Geographical aspects of South East Asian countries – 1

 INTRODUCTION

Asia is the largest and most populous continent in the world, sharing borders with Europe and Africa to its West, Oceania to its South, and North America to its East. Asia is often divided into culturally and geographically similar regions. Although definitions, names, and borders can vary, generally the regions of Asia include West Asia (which is part of the Middle East), the Caucasus (sometimes also considered as part of the Middle East), Central Asia, East Asia, South Asia (also called the Indian Subcontinent), and Southeast Asia. Southeast Asia is located, just like it sounds, in the southeast portion of the continent of Asia. It is south of China and to the east of India. Much of Southeast Asia is islands in the Indian Ocean and the Pacific Ocean. The countries of Southeast Asia include Brunei, Cambodia, Indonesia, Laos, Malaysia, Myanmar (or Burma), the Philippines, Singapore, Thailand, East Timor (or Timor -Leste), and Vietnam. Southeast Asia covers about 4.5 million km2 (1.7 million mi2), which is 10.5% of Asia or 3% of earth’s total land area. Its total population is more than 641 million, about 8.5% of the world’s population. It is the third most populous geographical region in the world after South Asia and East Asia. The region is culturally and ethnically diverse, with hundreds of languages spoken by different ethnic groups. Ten countries in the region are members of ASEAN, a regional organisation established for economic, political, military, educational and cultural integration amongst its members.

The term “Southeast Asia” was first used in 1839 by an American pastor Howard Malcolm in his book entitled Travels in South-Eastern Asia. Malcolm only included the Mainland section and excluded the Maritime section in his definition of Southeast Asia. The term was officially used in the midst of world war 2nd by the Allies, through the formation of South East Asia Command (SEAC), ten of eleven states of Southeast Asia are members of the Association of Southeast Asian Nations (ASEAN), while East Timor is an observer state. Papua New Guinea has stated that it might join ASEAN and is currently an observer.

         GEOGRAPHY OF   SOUTHEAST ASIA

Southeast Asia or Southeastern Asia is a subregion of Asia, consisting of the countries that are geographically south of China, east of India, west of New Guinea and north of Australia. Southeast Asia is bordered to the north by East Asia, to the west by South Asia and way of Bengal, to the east by Oceania and Pacific Ocean, and to the south by Australia and Indian Ocean. The region is the only part of Asia that lies partly within the Southern Hemisphere, although the majority of it is in the Northern Hemisphere.

Geographical divisions

Southeast Asia is geographically divided into two sub-regions, namely   Mainland Southeast Asia and Maritime Southeast Asia. Mainland Southeast Asia, also known historically as Indochina, includes:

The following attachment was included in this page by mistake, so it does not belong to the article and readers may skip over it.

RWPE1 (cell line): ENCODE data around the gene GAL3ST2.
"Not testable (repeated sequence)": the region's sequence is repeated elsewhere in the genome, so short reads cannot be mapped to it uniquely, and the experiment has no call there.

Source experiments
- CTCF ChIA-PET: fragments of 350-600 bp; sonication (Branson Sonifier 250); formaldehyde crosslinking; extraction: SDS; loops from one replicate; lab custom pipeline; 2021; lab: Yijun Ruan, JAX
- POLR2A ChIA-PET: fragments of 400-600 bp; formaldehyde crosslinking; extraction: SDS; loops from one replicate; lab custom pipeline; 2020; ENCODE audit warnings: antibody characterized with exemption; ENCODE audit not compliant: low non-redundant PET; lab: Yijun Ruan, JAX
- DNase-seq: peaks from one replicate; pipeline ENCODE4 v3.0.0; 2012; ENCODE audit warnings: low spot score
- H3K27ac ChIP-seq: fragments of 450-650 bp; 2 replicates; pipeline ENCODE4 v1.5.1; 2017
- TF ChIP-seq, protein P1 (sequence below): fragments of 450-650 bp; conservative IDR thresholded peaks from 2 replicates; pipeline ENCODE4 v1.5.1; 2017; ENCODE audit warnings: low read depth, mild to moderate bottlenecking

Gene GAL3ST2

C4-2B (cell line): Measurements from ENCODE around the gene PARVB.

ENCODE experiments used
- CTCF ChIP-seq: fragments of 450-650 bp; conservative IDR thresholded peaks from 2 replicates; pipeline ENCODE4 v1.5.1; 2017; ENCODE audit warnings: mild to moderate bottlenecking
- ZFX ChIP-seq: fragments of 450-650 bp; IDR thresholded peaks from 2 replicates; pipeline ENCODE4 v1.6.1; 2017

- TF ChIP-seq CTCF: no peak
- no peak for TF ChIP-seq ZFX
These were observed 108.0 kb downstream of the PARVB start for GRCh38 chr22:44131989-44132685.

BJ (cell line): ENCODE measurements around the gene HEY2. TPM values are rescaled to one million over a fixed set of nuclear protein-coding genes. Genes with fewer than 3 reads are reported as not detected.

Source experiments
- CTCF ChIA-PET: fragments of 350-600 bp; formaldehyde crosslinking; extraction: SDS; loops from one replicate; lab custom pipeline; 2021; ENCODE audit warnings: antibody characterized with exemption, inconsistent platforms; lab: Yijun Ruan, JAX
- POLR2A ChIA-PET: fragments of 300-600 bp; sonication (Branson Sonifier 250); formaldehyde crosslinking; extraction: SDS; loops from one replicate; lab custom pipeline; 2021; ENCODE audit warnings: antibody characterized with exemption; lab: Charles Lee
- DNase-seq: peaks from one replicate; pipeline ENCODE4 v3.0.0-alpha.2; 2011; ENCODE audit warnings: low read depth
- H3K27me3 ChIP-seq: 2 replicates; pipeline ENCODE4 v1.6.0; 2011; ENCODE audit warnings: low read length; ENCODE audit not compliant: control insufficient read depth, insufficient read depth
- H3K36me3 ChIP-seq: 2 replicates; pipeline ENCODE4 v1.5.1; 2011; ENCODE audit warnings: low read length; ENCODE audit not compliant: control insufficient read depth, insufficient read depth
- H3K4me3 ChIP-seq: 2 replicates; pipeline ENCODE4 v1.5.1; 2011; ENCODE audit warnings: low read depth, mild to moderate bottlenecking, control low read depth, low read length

• Cambodia
  • Laos
  • Myanmar
  • Peninsular Malaysia
  • Thailand
  • Vietnam

Maritime Southeast Asia, also known historically as the East Indies and Malay Archipelago includes:

  • Indonesia
  • Philippines
  • East Malaysia
  • Brunei
  • Singapore
  • East Timor
  • Christmas Island, the Andaman and Nicobar Island of India, and the Cocos  (Keeling) Island. Taiwan is also included by many anthropologists.

The region lies near the intersection of geological plates, with heavy seismic and volcanic activities. The   Sunda Plate is the main plate of the region, features almost all Southeast Asian countries except Myanmar, northern Thailand, northern Vietnam, and northern Luzon of the Philippines. The mountain ranges in Myanmar, Thailand, and Peninsular Malaysia are part of the Alpide belt, while the islands of the Philippines are part of the Pacific Ring of fire. Both seismic belts meet in Indonesia, causing the region to have relatively high occurrences of earthquakes and volcanic eruptions.

The Andaman and Nicobar Islands of India are geographically considered part of Maritime Southeast Asia. Eastern Bangladesh and Northeast India have strong cultural ties with Southeast Asia and sometimes considered both South Asian and Southeast Asian. Sri Lanka has on some occasions been considered a part of Southeast Asia because of its cultural ties to mainland Southeast Asia. The rest of the island of New Guinea which is not part of Indonesia, namely, Papua New Guinea, is sometimes included, and so are Palau, Guam, and the Northern Mariana Islands, which were all part of the Spanish East Indies with strong cultural and linguistic ties to the region.

The eastern half of Indonesia and East Timor (east of the Wallace Line) are considered to be biogeographically part of Oceania (Wallace) due to its distinctive faunal features. New Guinea and its surrounding islands are geologically considered as a part of Australian continent, connected via the Sahul Shelf.

Bordering Bodies of Water: Pacific Ocean, Indian Ocean, South China Sea, Gulf of Thailand, Gulf of Tonkin, Java Sea, Philippine Sea, Celebes Sea.

Major Rivers and Lakes: Tonle Sap, Lake Toba, Songkhla Lake, Laguna de Bay, Mekong River, Salween River, Irrawaddy River, Fly River

Major Geographical Feature: Volcanoes of Indonesia and the Philippine Islands, Malay Peninsula, Philippine Trench, Java Trench, New Guinea Island, Borneo Island, Sumatra Island There are around 20,000 islands in Southeast Asia.

CONCLUSION

Southeast Asia is rich in wildlife with animals such as orangutans, leopards, elephants, water buffalo and rhinos. There is also significant diversity in culture, language, and religion. Much of Southeast Asia is rainforest and the climate is very wet. The wet weather makes the area prime for rice patty agriculture making rice the main staple in the Southeast Asian diet.